1 Anjali Nerlekar (2017) “‘Indian’ doesn’t exclude me”: An interview with Eunice de Souza, Journal of Postcolonial Writing, 53:1-2, 247-254, DOI: 10.1080/17449855.2017.1287036
That her work continues not just to survive but to thrive, it is largely due to the accessible and candid nature of De Souza’s poetry. Her stripped, laconic style with its confessional themes make for poems that draw even the most reluctant reader to the page. If today her verses were accompanied by line sketches and uploaded on webpages, stripped of the gravitas of university halls, they would easily attract thousands of followers, likes and other wah-wahs that establish the contemporary ‘influencer’. De Souza’s succinct verse has something of that raw, shocking, brassy quality that is so cherished by millennials. Add to that the unabashed unveiling of biographical detail, and it is easy to see how she may have grandmothered a trend whose technology would only be born at the end of her career. Purists may find it sacrilegious to compare De Souza’s work to the illegitimate offpsring of Instagram expressions that haven’t yet been validated with the capital L of Literature, but as Aleksander Hemon’s The Lazarus Project says, “Nobody can control resemblances, any more than you can control echoes.”
Consider for instance, ‘I Want a Father’ an early, unpublished poem, later collected in Necklace of Skulls (2009):
I want a father;
God won’t do.
He’s so judgmental.
And so I found you –
Like my father, absent.
Of course, De Souza would have warned eager lit students against seeking the poet in the poem. And yet she openly invites something of the biographical approach to her work. With audacious pieces titled ‘Autobiographical’ and ‘Eunice’ and ‘de Souza Prabhu’, her work almost dares the critic to join the dots and read something of an inner landscape into the verses. ‘Autobiographical’ for instance, brings together conspiratorial worries and a confessional tone, marrying also her persona of critic and poet:
My enemies say I’m a critic because really I’m writhing with envy and anyway need to get married.
My friends say I’m not entirely without talent.
Yes, I’ve tried suicide I tidied my clothes but left no notes. I was surprised to wake up in the morning.
Even in ‘Don’t Look for my Life in These Poems’ (Women in Dutch Painting, 1988), De Souza invites exactly that kind of speculation:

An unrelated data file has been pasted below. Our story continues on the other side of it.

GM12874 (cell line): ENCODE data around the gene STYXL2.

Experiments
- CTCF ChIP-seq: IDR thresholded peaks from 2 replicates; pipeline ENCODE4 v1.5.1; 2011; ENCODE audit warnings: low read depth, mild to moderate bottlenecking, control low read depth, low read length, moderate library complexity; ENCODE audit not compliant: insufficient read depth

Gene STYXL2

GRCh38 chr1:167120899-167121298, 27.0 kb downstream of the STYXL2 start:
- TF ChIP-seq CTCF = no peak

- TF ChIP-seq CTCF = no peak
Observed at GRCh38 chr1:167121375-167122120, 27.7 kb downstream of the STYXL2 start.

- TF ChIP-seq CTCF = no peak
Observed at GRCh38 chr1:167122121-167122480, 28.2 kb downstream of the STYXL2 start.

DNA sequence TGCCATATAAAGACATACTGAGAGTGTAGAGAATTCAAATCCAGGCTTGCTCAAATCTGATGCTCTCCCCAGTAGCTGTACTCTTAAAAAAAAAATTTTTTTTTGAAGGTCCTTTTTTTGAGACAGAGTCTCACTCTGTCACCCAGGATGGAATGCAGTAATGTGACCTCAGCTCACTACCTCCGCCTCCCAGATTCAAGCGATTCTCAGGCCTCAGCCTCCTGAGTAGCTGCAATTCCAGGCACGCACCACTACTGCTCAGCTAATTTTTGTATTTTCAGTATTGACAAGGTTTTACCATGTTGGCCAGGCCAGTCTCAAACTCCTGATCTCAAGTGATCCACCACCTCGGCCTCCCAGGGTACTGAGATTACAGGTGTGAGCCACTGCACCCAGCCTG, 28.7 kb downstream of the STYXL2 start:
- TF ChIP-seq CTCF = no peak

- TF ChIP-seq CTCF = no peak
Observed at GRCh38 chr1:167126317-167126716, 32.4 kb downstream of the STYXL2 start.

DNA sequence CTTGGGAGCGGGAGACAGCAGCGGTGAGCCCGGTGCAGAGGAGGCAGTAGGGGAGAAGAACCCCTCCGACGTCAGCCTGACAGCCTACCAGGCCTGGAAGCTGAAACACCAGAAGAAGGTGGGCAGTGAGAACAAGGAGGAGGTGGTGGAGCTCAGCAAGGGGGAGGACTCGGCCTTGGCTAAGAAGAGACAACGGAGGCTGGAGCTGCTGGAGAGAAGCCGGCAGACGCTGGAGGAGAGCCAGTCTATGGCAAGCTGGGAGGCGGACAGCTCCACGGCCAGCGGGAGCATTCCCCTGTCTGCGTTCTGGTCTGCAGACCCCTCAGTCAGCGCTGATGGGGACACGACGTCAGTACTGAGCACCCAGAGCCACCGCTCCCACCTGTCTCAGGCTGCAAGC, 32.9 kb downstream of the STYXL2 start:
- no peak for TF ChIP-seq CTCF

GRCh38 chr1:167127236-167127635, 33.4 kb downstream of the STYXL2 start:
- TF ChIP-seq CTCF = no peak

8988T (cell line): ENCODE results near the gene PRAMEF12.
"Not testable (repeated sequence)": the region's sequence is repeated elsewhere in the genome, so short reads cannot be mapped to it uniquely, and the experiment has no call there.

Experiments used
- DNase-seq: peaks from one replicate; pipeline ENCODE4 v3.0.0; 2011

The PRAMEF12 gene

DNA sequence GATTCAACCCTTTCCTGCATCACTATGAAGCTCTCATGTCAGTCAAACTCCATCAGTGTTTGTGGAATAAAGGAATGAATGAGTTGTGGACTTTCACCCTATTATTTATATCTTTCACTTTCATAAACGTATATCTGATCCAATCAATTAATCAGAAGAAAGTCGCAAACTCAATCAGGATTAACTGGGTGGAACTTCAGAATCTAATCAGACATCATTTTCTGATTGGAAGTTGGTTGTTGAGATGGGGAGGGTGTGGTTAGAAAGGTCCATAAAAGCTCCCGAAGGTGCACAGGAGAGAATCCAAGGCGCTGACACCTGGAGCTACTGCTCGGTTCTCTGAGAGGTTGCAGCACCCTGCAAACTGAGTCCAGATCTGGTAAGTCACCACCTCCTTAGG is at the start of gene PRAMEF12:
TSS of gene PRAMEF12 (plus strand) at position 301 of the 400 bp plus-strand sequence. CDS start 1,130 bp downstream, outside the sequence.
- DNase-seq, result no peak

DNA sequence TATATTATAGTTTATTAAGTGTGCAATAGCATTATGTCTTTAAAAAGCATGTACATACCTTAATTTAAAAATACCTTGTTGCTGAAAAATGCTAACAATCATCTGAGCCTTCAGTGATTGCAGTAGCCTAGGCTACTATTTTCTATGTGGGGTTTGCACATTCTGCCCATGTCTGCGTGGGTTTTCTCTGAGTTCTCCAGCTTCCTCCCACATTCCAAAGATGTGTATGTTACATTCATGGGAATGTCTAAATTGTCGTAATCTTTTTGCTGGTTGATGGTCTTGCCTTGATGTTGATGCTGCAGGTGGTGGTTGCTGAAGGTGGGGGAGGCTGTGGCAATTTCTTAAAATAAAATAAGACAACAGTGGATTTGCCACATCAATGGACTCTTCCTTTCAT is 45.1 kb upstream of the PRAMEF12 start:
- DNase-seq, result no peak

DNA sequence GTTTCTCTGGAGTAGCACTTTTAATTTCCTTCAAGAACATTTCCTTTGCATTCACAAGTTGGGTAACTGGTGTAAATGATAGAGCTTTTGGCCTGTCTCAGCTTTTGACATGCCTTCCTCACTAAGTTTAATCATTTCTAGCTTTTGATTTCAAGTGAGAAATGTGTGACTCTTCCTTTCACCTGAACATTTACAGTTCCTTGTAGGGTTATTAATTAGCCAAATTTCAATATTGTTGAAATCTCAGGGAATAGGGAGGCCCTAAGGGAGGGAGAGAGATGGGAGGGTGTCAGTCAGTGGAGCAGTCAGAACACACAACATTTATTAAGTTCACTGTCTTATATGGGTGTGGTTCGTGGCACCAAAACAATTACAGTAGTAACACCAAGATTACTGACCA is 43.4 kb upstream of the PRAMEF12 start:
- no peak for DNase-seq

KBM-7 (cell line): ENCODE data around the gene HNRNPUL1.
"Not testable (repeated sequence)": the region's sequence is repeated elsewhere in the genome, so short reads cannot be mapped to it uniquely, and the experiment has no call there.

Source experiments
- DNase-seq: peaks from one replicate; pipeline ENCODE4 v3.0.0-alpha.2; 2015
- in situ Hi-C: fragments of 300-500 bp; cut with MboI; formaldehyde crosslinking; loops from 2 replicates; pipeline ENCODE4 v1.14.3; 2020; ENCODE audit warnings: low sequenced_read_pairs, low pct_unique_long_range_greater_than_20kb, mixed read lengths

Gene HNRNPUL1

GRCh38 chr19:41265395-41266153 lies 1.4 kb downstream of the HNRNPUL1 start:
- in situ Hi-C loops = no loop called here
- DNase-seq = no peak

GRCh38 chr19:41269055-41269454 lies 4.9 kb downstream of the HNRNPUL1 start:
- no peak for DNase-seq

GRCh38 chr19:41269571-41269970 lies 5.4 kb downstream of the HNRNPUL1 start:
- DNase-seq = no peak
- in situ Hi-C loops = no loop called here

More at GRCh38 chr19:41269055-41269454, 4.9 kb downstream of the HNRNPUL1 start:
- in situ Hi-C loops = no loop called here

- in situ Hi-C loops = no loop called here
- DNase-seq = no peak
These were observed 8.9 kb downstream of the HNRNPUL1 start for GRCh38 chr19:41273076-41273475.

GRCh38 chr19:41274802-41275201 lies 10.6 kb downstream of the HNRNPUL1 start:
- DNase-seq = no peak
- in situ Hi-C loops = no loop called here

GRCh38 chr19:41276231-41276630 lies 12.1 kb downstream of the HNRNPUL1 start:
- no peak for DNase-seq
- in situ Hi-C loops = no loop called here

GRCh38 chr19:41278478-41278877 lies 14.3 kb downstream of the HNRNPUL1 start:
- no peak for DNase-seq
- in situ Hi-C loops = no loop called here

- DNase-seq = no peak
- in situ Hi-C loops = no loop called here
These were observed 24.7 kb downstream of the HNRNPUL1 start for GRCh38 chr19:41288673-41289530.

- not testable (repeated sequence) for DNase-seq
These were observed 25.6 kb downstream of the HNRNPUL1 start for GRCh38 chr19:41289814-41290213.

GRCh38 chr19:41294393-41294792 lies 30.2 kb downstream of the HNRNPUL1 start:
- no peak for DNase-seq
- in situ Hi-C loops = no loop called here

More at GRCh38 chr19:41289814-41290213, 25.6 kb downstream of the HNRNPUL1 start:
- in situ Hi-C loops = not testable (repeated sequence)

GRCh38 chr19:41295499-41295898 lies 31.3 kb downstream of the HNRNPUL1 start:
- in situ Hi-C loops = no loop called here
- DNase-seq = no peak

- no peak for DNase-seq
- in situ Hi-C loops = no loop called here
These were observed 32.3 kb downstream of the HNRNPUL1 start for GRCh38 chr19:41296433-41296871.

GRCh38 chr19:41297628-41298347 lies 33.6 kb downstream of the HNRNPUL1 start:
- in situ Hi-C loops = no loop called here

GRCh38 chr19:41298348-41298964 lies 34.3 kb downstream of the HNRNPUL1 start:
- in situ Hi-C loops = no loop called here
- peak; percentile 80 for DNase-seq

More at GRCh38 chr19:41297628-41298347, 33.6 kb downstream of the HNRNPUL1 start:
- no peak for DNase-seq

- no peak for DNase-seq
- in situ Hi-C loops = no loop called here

Poems can have order, sanity aesthetic distance from debris. All I’ve learnt from pain I always knew, but could not do.
As with all poets with a thinking heart, De Souza’s work is aware of itself; there is an element of witnessing even the act of writing, which itself witnesses and draws from life. With this layered self-awareness, De Souza often preempts complex responses to her work:
Irony as an attitude to life
is passé, you said.
So be it, friend.
Let me be passé and survive.
Leave me the cutting edge of words
to clear a world
for my ego.
My rage is almost done.
My soul is almost my own.
(‘One Man’s Poetry’ from Fix, 1979)
For all the awe and terror she inspired in her students (calling them ‘cackling hens’, predicting that they’d succumb to the conformity of white wedding dresses, warning them not to bore her with domestic chatter), there is a poignant vulnerability in her poetry. She’s not immune to censure or anxiety. De Souza confesses that she left out her poem ‘Alibi’ from the collection Fix “… mainly because I had this vision of reviewers using one of the phrases from the poem as their title – ‘a sour old puss in verse’.”
The vulnerability however, never transgresses into self-censorship. Consider for instance, ‘Conversation Piece’ which fuelled much ire when it was first published and each time its been reprinted:
My Portuguese-bred colleague
picked up a clay shivalingam
one day and said:
Is this an ashtray?
No, said the salesman,
This is our god.
Darryl D’Monte, then editor of the Times of India, received several angry letters, including one that asked, “What if we mistook the crucifix for a fork?” De Souza responded later in an interview: “I don’t understand this, but this is dangerous.” We cannot be sure if De Souza anticipated the FIRs and warrants that poets would soon have to face, or that freedom of expression would wrestle with the freedom to get offended. Nonetheless, to write as unapologetically as De Souza did, is to leave a mark for generations to come. In fact, it is something her verses clearly aspire towards. Her plea in ‘Western Ghats’ has her spirit, her poetry seeping into everything that may touch even her ashes:
Fling my ashes in the Western Ghats
They’ve always seemed like home.
May the leopards develop
A taste for poetry
The crows and kites learn
To modulate their voices.
May there be mist and waterfalls
Grass and flowers
In the wrong season.
(from Learn from the Almond Leaf (2016))
And so it came to be. We who’ve inherited De Souza’s verses continue to be inconvenient, to sprout ‘in the wrong season’.
And yet, to squeeze the influence of over three decades of critical and creative work into a brief feature like this one, is to channel something of the spirit of De Souza herself. Eunice De Souza’s deconstructive identities and her folding into silence are best concluded in her own voice in this poem of forty-eight words:
It’s time to find a place
to be silent with each other.
I have prattled endlessly
in staff-rooms, corridors, restaurants.
When you’re not around
I carry on conversations in my head.
Even this poem
has forty-eight words too many.